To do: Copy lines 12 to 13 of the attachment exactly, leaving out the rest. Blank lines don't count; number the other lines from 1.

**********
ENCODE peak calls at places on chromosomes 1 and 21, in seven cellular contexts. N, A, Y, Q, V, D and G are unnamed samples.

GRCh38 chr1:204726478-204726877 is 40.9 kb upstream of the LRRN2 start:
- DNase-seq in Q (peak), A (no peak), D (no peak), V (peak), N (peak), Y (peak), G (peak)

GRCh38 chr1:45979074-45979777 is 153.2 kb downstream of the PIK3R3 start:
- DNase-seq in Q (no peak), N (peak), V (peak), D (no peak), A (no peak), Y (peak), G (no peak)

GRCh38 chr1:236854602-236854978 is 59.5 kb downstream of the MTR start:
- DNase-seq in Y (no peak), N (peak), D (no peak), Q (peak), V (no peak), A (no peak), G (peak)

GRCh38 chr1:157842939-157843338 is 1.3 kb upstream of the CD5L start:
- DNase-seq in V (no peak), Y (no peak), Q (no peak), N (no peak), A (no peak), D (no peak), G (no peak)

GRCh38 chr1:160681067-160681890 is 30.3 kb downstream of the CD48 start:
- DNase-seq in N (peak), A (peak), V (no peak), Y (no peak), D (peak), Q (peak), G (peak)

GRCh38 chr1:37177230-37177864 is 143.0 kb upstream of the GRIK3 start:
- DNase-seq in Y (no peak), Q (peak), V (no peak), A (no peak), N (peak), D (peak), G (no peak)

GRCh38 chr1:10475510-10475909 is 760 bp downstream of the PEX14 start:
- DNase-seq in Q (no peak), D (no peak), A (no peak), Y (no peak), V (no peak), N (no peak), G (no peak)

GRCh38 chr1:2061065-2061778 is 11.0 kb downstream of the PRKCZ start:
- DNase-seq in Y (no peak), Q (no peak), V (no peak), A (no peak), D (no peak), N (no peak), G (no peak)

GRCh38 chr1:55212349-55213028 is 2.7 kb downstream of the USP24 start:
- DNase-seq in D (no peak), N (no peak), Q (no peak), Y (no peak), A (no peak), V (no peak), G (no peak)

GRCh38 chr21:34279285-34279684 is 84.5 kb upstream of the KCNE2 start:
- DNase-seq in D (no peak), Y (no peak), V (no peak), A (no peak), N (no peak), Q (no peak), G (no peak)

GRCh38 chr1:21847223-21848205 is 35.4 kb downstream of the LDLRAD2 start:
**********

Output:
GRCh38 chr1:37177230-37177864 is 143.0 kb upstream of the GRIK3 start:
- DNase-seq in Y (no peak), Q (peak), V (no peak), A (no peak), N (peak), D (peak), G (no peak)